Seminar aims to clear fears about opening shops at McCarran

If Carlos Batiste has gauged the market correctly, many people would like to pick up a bag of jerk chicken-flavored popcorn on their way through McCarran International Airport.

Or maybe some German chocolate popcorn. Or something sprinkled with Asian spices.

The first step for carrying out his business plan was to attend a March 26 workshop, along with about 80 others, that McCarran management staged. The session aimed to clear away some of the mystery and tame some of the intimidation of landing a retail store in a terminal.

Batiste, who has run several businesses, now owns Jimmy’s Louisiana Market Deli on Martin Luther King Jr. Boulevard. For years, it has been a haven for people craving boudin, red beans and rice or a box of jambalaya mix.

Because McCarran is not a hub where travelers will sit and eat while killing a couple of hours between flights, and because it’s far from Cajun country, he does not think opening a second branch of Jimmy’s would work. Jimmy’s sells a lot of retail fish, which would not go well with airlines.

However, he thinks popcorn would be a hit for people, not only on flights but on rides to the Strip. Because flavored popcorn is nothing new, he thinks stocking international flavors would translate into airport sales.

Airport officials want to stimulate interest in the 15 spots of specialty retail shops due to open over the next three years — the category essentially spans everything except news and gift and nonpackaged foods. But they want to ensure business owners don’t expect quick and easy profits.

Compared with a typical strip mall location, said Scott Kichline, McCarran’s manager of commercial and business development, rents are higher, costs are higher and logistics are more cumbersome. Even counter employees must go through a 10-year background check and get fingerprinted; contractors and subcontractors also need security clearances.

While more than 40 million people depart from or arrive at McCarran each year, which concourses they use can shift dramatically because of airline mergers and bankruptcies. US Airways may soon move to Concourse D to be next to merger partner American, leaving Concourse A empty.

Not everyone, even the big players, get it right. Airport managers said Brooks Brothers sales jumped only after the company followed the suggestion of putting its casual clothes in front of the store instead of the traditional business suits and button-down shirts, in keeping with the tourist mindset.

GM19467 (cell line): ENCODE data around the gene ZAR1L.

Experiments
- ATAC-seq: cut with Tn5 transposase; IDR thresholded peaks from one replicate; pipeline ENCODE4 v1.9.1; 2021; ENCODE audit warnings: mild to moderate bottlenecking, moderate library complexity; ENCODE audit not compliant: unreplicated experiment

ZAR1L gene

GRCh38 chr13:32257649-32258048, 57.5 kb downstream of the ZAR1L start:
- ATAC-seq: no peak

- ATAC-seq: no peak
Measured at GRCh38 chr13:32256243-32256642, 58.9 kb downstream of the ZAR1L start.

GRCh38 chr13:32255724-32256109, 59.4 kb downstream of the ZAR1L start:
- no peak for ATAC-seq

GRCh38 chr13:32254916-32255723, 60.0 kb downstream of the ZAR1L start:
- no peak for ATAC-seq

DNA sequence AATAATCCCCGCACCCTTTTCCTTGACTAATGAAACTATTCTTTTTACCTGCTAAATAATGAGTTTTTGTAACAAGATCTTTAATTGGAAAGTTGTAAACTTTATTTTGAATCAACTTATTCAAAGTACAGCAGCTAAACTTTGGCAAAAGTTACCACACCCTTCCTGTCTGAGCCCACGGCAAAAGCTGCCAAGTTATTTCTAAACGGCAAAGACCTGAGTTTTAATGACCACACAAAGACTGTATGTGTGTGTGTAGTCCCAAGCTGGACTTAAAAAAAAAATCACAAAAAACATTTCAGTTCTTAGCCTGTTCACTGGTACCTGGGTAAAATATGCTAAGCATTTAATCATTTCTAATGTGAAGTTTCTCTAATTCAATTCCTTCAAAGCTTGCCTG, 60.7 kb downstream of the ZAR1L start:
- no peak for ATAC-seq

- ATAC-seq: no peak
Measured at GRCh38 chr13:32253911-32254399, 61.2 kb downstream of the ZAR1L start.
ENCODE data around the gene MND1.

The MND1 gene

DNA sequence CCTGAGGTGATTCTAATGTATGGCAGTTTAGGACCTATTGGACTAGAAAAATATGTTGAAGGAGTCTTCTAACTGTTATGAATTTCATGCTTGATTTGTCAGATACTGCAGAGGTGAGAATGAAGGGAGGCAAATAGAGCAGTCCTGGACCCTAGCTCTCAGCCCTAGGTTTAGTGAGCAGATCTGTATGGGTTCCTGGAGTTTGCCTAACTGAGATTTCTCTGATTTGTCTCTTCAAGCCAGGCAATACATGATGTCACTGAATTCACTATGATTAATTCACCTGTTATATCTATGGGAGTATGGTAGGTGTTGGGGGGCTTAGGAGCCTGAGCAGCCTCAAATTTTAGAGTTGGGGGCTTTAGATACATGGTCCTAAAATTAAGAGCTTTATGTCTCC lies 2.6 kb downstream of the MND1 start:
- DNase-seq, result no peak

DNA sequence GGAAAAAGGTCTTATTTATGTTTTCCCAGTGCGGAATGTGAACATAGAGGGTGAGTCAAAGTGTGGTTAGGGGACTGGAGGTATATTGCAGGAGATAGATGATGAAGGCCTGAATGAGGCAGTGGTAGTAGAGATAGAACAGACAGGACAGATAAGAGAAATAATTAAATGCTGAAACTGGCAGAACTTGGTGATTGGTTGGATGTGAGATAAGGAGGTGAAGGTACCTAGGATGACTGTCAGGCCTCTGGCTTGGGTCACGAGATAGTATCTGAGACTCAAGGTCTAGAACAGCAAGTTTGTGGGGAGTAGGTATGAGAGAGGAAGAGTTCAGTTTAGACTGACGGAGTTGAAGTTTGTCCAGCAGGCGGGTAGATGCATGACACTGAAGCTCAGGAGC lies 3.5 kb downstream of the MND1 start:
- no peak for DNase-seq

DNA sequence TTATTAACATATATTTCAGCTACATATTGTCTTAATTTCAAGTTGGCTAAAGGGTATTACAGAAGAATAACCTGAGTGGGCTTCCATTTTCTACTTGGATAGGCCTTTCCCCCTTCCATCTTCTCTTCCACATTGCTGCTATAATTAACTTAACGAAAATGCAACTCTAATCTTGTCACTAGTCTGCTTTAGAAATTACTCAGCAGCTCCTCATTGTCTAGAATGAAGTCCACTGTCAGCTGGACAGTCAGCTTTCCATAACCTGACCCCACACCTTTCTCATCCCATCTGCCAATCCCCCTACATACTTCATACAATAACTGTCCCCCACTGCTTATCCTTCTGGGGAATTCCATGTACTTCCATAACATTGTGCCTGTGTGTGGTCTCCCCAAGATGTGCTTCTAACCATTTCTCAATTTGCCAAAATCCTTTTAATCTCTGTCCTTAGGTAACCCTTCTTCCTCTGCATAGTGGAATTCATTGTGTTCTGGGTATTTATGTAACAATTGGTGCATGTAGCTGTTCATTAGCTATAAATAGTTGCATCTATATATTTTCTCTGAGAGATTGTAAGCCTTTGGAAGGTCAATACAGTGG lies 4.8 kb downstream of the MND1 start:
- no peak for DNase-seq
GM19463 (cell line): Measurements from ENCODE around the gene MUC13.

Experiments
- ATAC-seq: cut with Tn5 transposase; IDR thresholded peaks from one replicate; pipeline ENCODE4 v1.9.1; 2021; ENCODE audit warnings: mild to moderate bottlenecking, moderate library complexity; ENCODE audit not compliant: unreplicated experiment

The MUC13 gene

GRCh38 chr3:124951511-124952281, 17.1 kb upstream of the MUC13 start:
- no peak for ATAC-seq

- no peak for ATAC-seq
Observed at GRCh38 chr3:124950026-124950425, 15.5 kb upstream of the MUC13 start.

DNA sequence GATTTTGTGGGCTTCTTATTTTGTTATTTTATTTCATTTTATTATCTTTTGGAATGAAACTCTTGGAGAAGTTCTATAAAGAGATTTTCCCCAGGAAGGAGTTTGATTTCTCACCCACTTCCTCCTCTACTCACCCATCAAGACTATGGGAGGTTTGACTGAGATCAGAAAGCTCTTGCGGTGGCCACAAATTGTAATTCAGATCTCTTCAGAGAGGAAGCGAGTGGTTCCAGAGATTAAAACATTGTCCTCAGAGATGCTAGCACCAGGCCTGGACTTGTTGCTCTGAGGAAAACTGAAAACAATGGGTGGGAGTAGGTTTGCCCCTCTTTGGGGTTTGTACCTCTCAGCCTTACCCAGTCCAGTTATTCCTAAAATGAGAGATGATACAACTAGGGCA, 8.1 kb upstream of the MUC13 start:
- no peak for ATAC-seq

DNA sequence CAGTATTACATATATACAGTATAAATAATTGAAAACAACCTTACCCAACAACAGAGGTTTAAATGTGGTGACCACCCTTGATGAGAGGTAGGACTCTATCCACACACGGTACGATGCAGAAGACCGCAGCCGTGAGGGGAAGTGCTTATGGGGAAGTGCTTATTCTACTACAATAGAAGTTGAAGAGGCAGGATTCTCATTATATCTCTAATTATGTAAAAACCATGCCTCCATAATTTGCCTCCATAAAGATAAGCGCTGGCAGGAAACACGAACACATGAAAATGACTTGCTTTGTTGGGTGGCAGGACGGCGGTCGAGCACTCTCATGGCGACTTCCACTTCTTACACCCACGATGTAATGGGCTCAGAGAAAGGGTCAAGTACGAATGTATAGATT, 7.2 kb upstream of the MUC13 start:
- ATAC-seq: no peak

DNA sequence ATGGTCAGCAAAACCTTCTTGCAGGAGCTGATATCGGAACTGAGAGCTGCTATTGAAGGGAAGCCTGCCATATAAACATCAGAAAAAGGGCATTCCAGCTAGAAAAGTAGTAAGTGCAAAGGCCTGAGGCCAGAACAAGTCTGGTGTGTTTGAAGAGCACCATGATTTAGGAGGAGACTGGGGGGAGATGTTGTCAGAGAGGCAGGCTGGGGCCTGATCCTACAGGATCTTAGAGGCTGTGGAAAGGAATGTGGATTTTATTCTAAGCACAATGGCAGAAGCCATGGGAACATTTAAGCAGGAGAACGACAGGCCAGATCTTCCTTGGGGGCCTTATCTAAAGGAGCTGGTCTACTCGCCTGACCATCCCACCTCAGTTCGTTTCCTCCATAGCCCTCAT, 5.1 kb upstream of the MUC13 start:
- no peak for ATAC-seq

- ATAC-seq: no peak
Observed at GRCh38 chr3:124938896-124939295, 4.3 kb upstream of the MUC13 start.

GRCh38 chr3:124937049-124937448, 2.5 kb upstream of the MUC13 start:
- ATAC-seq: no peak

And then there is the paperwork. Each store opening comes with a book-sized request for proposals, including 25 questions requiring far more detailed concept explanations and financial background than the typical strip mall. A review panel will grade each proposal, weighing factors such as misspelling McCarran, before sending it to the Clark County Board of Commissioners for final approval.

Having dealt with government bodies previously, “I am familiar with the process,” Batiste said. “But I know a lot of people are afraid of paperwork and the financial process. To me, it is worth it.”

Despite the airport environment’s potential pitfalls, which he concedes “can be a little scary,” he sees a “consistent, almost captive market” that hit 42 million people in 2012 as the overriding positive factor.

He has already drafted a list of questions for McCarran managers to ensure he fully understands the business environment.

Lou Collins, who also attended the workshop, has experience as a commercial chef. He dreams of translating that into a grab-and-go food outlet for people wanting something to eat on a foodless flight.

“The best way to do business at McCarran is to kiss up to somebody who already does business at McCarran,” Kichline said.

• • •

Why didn’t Las Vegas think of this first?

The South’s leading party town, New Orleans, has starting rolling out soft drink dispensers in some of its taxis. New Orleans Carriage Cab and Yellow-Checker Cab will equip about 250 of its cabs with small units that will hold 36 cans each. Promoters say the concept took about four years to develop.

Then again, maybe Las Vegas is holding out to be the first city with cabs that are granted liquor licenses.

• • •

In one ray of hope for the visitor industry, the International Air Transport Association said that worldwide passenger traffic growth continued to gain momentum in February, up 3.7 percent year over year as business confidence improved. But many of the gains came from regions outside North America.

In the U.S. domestic market, passenger counts dropped 0.6 percent compared with February 2012, very similar to the recent numbers coming out of McCarran. However, the association said that the trend lines have improved in recent months.

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